I exited and went into my bedroom. They followed jumping up and down on my bed hitting eachother with fluffy pillows. While still answering questions, I tried Ollie's room next, but they crashed that scene in no time, pretending Ollie was "baby Bronx" and Claire was his mother (who was married to a man who could give anyone a ruthless"knuckle sandwich.") Then, as I continued to balance the phone and The Chief, I tried the den, the girl's room, the living room, half of the kitchen and lastly, our beloved sub-basement affectionately called The Dungeon.

Kids should really be spies, they are phenomenal at tracking down people who don't want to be found.

When the phone call was over I found myself in our green room covered in Astro Turf, swinging on one of Chup's homemade swings. I thought about my movement of the last fifteen minutes and felt grateful for feeling so reassured that this house had to be occupied by us, and quickly too. Our Double Wide, bless it's heart, would'nt have seated us all comfortably like the Retro House does. Its location to family, school and ice cream simply cannot be beat. Plus, enough rooms for me to escape to when in dire circumstances.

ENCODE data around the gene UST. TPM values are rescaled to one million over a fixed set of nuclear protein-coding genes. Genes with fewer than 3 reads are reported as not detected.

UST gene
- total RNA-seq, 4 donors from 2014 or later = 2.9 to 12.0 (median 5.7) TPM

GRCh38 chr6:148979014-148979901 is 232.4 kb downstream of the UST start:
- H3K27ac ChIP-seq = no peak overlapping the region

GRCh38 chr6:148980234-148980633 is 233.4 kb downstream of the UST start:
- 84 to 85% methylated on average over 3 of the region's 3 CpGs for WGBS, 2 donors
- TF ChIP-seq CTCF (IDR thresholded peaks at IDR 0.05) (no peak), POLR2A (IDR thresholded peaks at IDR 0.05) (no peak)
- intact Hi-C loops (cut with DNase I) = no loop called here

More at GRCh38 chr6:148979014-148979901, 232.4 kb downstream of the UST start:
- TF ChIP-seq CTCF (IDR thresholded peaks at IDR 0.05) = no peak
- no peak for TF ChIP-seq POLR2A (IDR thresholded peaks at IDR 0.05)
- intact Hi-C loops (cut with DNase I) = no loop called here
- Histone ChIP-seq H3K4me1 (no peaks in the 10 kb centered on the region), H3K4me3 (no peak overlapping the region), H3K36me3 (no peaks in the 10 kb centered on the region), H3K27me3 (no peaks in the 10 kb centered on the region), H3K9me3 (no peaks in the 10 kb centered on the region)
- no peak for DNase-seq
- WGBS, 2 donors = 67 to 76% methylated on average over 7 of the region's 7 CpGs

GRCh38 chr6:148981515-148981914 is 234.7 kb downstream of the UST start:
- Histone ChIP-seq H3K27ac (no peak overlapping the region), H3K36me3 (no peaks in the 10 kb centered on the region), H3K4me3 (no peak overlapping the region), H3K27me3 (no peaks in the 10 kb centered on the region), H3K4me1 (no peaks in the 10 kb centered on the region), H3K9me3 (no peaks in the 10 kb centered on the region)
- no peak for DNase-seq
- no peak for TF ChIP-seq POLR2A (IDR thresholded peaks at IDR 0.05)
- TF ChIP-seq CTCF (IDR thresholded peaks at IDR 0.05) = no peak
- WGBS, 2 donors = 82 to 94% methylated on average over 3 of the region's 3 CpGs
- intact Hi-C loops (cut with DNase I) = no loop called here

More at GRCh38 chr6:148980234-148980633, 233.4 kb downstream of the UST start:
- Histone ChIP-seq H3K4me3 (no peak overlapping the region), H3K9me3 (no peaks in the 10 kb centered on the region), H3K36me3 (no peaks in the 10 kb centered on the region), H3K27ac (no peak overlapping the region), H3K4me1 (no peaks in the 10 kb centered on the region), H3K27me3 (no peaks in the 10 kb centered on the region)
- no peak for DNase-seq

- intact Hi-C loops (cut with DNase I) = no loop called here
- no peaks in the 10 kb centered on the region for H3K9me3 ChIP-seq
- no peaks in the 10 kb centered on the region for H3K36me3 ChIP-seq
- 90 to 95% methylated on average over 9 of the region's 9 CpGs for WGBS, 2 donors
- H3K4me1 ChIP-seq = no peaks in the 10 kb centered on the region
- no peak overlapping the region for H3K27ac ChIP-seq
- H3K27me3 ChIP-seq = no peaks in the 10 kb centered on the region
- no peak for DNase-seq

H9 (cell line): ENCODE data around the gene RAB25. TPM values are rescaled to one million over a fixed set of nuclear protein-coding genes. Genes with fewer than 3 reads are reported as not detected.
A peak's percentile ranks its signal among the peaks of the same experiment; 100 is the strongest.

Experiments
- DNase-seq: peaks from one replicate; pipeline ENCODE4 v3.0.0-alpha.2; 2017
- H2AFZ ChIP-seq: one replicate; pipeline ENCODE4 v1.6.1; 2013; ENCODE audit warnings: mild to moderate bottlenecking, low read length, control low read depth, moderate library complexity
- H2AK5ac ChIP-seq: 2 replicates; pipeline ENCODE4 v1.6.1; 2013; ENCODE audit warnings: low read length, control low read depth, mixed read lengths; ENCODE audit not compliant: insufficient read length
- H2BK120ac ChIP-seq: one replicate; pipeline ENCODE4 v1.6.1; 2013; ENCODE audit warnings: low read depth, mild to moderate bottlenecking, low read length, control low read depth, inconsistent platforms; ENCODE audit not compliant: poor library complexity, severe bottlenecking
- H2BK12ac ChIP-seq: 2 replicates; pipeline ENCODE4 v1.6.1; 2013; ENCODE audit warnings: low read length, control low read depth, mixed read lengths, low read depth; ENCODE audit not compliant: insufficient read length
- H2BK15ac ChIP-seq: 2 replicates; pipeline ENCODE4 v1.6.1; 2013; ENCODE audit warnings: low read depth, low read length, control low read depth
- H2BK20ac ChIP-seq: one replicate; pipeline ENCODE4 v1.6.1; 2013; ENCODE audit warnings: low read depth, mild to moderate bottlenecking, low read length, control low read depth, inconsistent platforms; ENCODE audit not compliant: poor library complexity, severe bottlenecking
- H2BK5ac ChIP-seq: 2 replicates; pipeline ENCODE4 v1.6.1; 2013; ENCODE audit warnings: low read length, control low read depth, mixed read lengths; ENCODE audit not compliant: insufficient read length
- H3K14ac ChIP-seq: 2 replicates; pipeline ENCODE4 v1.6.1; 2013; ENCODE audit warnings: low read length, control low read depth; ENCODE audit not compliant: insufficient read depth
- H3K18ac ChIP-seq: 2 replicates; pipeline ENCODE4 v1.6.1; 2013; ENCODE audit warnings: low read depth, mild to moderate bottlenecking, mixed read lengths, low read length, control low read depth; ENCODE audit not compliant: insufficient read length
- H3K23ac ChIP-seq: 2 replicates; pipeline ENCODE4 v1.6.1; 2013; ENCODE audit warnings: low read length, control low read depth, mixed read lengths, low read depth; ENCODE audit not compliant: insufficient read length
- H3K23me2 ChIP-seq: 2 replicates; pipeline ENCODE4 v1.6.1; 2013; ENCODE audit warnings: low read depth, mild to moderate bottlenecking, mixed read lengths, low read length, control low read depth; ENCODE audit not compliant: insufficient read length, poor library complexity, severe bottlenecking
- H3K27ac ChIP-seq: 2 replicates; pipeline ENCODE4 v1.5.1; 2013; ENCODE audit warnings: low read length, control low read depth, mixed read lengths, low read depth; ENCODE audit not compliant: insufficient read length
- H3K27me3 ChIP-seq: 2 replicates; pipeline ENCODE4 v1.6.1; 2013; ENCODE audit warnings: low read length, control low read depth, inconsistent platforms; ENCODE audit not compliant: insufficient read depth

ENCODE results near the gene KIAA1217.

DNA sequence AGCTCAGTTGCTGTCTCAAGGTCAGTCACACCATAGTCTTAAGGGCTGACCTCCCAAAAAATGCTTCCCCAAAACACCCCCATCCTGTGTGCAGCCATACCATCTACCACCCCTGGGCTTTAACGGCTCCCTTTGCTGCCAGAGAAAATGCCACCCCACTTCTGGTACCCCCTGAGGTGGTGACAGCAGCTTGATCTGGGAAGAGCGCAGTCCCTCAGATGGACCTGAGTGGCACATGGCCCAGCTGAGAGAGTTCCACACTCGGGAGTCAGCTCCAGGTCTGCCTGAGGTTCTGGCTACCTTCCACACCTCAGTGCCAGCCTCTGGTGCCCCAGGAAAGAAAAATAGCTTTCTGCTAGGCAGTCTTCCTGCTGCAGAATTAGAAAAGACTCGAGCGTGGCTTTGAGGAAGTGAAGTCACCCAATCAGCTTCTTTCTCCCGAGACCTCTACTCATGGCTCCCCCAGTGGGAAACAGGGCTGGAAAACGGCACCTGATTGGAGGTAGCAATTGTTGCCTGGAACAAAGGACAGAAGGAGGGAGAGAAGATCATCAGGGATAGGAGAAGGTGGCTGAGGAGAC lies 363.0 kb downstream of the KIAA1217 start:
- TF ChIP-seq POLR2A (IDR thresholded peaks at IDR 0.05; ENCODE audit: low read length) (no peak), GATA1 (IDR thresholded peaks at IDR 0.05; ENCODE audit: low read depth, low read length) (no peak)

Then I remembered this summer when Steph came to town. As soon as she could, she brought her crew over (via bikes) to my house for their first grand tour. Claire and Jane explored all the highlights on their own, while Steph, Lucy and I took our time admiring the fancy light switches and copper tiling. Then, as a vote of confidence that Steph rarely gives out, she said "I like this house." Nie Nie Approved (sparkle!) When she is pulled out of her sleepy state she'll be able to envision where her children have been for the past few months. That is good.

As I told Christian today on the phone, it is a gift to be able to have the children live with me right now. An honor. And I feel that way even when I wipe up messes, intervene in squabbles and be chased around. I can't deny that after the crash I knew the very reason I was directed to push Chup and the closing date. We were being watched out for, as always.

And, by-the-way, Chup now loves the house.

Just like I knew he would.